Contemplating Mortality During a Pandemic

Steve Lund, MD | Kansas

I am a 72-year-old retired Emergency Medicine physician who spent 43 years working in Emergency Departments. I retired last October just shortly before the appearance of Covid-19. I have great empathy for my colleagues that have been so courageous in their resolve to fight this Pandemic. Words cannot express my sadness at the loss of many colleagues who have risked their health and lives to provide for their patients.

After spending 43 years in the medical field taking care of patients, I came to the realization that the biggest change needed in how we deal with our patients is to have an honest conversation with them about their mortality. I call it “The Contemplation of Their Mortality.” This is not a discussion that should start in the Emergency Department. What does “Contemplation of Your Mortality” mean? It’s an honest and compassionate discussion between the patient, their family, and the attending physician regarding the “Quality of Their Life.” We would talk about what they would want or not want to have done if an acute medical crisis causes a rapid deterioration of their health. These discussions are particularly important in a Skilled Nursing Facility when the patient’s physical or cognitive abilities have deteriorated to the point in which they need 24-hour assistance for their daily living needs. Amid the pandemic, this conversation is nearly impossible with social distancing and masking.

It is the true tragedy of modern medicine that due to the lack of honest conversations between patient, family, and attending physician prior to a life-threatening medical condition, the legal requirement is to proceed with a “Full Code.”  Without a proper discussion, patients are “doomed” to go through a painful and futile medical intervention in the Emergency Department including aggressive medical procedures such as a final “Code Blue” with the use of respirators and chest compressions. A tragic enough occurrence when the patient has the support and presence of his family near them – and catastrophic in the present COVID situation when family are not allowed into the hospital or the Emergency Department.

In 2020, that acute medical event that has caused the deterioration of the patient’s health is frequently COVID. There is no treatment, there is no vaccine yet, and particularly in the elderly with severe comorbidities, the rapid fall of their oxygen level requires that they be put on a ventilator. Would the patient really want to have this done if their “Quality of Life” is to be sustained in a Skilled Nursing Facility until their death? This is what “Contemplation of Your Mortality” is all about. It is not a conversation that should be started in an Emergency Department when the patient’s vital signs are deteriorating from an acute medical condition. To “Save a Person’s Life” is the ultimate goal of modern medicine and when successful, is “Medicine at its Finest.” To “Prolong a Person’s Death” is “Medicine at its Worst.”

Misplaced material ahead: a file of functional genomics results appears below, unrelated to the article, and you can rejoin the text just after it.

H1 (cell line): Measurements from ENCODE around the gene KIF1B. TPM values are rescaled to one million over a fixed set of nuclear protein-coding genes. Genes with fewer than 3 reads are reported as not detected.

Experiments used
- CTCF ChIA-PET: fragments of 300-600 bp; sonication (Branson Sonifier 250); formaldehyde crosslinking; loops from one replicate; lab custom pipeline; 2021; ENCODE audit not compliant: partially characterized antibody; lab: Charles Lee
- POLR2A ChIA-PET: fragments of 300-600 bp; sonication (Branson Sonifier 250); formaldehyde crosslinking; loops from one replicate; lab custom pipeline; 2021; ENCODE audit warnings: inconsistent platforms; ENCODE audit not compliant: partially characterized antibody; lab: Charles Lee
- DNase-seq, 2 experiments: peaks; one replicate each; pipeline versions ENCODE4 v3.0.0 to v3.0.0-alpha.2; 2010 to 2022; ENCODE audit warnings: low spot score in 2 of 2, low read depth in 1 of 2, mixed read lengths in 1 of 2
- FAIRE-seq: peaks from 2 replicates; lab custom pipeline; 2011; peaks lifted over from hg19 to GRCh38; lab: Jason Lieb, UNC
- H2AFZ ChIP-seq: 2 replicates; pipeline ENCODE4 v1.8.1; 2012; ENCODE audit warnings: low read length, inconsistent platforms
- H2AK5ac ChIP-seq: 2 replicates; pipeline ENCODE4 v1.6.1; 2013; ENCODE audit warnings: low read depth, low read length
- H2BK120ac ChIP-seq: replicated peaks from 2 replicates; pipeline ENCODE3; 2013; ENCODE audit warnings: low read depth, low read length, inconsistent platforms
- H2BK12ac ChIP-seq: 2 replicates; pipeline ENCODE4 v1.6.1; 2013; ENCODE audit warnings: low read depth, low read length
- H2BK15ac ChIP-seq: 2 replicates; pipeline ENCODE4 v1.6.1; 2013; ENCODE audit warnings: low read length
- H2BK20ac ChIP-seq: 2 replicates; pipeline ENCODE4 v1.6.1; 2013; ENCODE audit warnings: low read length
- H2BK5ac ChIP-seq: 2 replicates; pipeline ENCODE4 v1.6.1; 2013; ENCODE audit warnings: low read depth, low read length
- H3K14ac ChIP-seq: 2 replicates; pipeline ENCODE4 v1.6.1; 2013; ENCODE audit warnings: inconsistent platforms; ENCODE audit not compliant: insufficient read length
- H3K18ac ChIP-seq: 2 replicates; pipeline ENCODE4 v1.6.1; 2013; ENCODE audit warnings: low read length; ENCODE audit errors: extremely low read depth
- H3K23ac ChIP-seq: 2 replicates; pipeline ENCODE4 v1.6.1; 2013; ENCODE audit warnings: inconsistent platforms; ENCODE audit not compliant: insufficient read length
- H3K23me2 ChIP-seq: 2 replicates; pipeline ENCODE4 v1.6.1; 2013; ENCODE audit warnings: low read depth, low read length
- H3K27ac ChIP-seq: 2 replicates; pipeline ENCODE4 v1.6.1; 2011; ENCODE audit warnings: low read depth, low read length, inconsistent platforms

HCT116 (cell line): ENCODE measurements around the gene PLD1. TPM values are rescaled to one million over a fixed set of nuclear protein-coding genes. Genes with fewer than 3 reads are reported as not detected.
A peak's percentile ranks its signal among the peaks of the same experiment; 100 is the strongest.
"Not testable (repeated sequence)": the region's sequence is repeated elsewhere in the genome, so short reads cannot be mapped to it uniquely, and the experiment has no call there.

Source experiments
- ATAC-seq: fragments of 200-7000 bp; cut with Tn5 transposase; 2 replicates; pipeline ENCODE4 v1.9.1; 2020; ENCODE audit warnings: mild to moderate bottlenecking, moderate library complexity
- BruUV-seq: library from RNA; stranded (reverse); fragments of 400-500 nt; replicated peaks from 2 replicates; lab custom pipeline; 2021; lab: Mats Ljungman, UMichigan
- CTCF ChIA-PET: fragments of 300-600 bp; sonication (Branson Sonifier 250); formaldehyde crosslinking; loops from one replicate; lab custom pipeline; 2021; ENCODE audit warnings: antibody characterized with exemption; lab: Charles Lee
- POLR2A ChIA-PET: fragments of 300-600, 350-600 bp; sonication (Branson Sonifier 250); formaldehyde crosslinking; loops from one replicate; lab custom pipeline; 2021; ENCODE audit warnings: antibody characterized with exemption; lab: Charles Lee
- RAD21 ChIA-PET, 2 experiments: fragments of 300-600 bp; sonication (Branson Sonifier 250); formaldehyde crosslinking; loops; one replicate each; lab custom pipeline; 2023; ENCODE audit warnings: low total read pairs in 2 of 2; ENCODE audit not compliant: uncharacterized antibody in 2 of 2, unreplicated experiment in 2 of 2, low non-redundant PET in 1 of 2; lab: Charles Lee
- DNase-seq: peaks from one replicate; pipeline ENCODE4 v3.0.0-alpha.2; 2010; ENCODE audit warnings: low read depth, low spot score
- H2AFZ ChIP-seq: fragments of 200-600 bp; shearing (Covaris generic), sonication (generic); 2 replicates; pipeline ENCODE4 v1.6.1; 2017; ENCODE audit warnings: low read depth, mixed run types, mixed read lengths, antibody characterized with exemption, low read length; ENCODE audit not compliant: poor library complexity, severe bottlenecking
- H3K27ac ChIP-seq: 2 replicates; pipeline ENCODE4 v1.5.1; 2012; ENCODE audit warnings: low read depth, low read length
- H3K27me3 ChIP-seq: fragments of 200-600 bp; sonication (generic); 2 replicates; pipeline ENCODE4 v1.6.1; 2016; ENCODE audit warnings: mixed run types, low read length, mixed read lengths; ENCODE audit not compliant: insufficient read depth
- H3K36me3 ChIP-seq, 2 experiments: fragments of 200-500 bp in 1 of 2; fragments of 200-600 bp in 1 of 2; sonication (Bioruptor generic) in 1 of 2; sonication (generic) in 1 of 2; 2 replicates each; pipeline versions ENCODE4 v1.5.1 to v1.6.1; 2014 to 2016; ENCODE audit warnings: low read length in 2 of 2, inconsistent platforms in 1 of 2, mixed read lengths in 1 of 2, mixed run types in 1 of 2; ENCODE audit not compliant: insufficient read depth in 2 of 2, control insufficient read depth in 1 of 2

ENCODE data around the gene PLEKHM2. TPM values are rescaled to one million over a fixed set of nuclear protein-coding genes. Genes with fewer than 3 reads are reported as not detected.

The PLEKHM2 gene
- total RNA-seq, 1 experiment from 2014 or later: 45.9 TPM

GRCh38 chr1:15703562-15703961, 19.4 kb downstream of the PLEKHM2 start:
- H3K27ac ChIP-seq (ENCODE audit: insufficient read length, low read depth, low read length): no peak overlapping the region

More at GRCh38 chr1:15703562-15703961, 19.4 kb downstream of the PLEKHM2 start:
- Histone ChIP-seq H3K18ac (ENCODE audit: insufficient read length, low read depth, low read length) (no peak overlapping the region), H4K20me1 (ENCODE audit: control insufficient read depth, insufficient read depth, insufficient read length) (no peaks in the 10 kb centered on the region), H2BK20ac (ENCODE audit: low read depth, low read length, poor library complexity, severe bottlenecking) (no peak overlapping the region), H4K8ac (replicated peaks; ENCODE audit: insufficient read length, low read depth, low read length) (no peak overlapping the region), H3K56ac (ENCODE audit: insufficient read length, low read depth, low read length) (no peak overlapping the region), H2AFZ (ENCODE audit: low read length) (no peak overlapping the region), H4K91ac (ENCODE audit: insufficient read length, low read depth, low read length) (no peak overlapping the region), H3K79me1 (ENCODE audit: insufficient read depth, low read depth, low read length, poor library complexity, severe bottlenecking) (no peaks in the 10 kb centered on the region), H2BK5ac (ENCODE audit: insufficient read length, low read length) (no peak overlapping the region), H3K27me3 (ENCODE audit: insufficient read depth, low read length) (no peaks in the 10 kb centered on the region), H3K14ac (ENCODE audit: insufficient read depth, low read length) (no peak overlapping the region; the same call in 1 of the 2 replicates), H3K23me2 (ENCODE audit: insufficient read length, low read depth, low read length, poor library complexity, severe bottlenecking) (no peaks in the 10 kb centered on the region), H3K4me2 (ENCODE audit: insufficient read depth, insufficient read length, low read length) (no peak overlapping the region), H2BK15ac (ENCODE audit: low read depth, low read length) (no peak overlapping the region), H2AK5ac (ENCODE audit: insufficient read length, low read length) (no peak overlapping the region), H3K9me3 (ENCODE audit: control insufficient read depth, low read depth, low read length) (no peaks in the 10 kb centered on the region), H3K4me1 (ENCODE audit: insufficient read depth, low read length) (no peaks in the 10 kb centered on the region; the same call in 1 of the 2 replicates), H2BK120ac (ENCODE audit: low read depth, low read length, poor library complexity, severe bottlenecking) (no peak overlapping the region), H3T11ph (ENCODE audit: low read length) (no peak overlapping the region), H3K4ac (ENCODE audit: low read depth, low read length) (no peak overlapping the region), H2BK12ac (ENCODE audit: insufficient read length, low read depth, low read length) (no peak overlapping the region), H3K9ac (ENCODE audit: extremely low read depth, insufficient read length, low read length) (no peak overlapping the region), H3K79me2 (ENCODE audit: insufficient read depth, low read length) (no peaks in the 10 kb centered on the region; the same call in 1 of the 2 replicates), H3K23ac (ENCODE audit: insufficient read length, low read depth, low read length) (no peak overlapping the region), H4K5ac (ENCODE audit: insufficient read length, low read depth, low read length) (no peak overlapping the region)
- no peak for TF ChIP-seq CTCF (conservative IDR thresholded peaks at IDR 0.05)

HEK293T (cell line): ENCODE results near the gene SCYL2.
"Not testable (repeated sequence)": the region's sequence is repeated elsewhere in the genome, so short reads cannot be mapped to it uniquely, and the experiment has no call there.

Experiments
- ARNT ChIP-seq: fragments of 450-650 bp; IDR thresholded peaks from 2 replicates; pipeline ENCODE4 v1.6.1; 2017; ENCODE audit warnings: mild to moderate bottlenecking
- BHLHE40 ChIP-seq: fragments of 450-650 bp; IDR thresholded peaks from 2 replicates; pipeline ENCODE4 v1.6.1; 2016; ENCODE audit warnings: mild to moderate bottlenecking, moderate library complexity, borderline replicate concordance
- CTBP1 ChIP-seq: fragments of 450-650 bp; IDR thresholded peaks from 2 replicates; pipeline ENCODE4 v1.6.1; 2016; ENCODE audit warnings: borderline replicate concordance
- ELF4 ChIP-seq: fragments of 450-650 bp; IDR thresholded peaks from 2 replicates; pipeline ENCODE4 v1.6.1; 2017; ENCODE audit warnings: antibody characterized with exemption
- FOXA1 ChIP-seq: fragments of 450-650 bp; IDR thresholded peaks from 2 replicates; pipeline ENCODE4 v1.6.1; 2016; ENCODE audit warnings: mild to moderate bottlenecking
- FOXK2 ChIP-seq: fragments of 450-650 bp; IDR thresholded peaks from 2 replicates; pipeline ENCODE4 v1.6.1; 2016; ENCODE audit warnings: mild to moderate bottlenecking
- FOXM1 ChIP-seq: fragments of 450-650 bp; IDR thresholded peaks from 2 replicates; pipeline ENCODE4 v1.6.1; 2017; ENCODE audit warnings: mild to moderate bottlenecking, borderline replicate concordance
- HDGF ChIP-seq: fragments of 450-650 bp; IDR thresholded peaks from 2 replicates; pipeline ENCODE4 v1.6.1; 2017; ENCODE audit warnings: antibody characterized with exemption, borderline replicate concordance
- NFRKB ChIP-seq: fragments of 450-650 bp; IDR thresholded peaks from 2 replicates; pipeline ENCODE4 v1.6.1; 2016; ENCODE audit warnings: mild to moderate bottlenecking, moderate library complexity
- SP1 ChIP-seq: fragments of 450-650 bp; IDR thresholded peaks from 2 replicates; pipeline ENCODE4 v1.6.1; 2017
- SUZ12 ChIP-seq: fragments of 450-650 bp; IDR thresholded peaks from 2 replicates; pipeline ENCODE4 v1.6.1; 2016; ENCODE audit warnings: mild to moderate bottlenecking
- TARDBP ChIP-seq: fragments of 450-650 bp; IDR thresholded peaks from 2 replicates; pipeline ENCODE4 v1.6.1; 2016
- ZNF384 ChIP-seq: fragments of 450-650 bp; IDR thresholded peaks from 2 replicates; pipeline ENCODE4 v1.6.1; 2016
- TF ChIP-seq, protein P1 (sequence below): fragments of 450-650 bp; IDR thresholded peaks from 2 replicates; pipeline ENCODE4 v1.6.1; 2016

Even more tragically, when these people die in the hospital, they die alone and in pain as their family is not allowed in the hospital. Is there a worse death? My father stopped eating and drinking at age 83 on a Tuesday. He had six children at his bedside on Wednesday. He died on Friday in his own bed and his own home. He was a physician. He had had his “Contemplation of His Mortality” and had the appropriate “POLST” form filled out so he was able to die at home, peacefully, surrounded by the people that he loved. It is still possible to honor the wishes of your loved ones—but you have to have the “Conversation” and decide what that person’s wishes are.

There are two resources that I have found that were truly enlightening for me as I contemplated my morality. The first is a book called “The Conversation” by Dr. Angelo Volandes. The second book is “Extreme Measures: Finding a Better Path to the End of Life” by Dr. Jessica Zitter.

COVID has devastated the Medical Community and the country as a whole. We need to decrease the spread of the disease with science, social distancing, masks, and continued therapeutic modalities until a vaccine is developed. National Mandatory Masks is an imperative to try to slow this Pandemic. It is essential to have rapid, readily available testing to try to identify the carriers of the virus and mandate a method to manage those carriers in order to try to prevent further spread.

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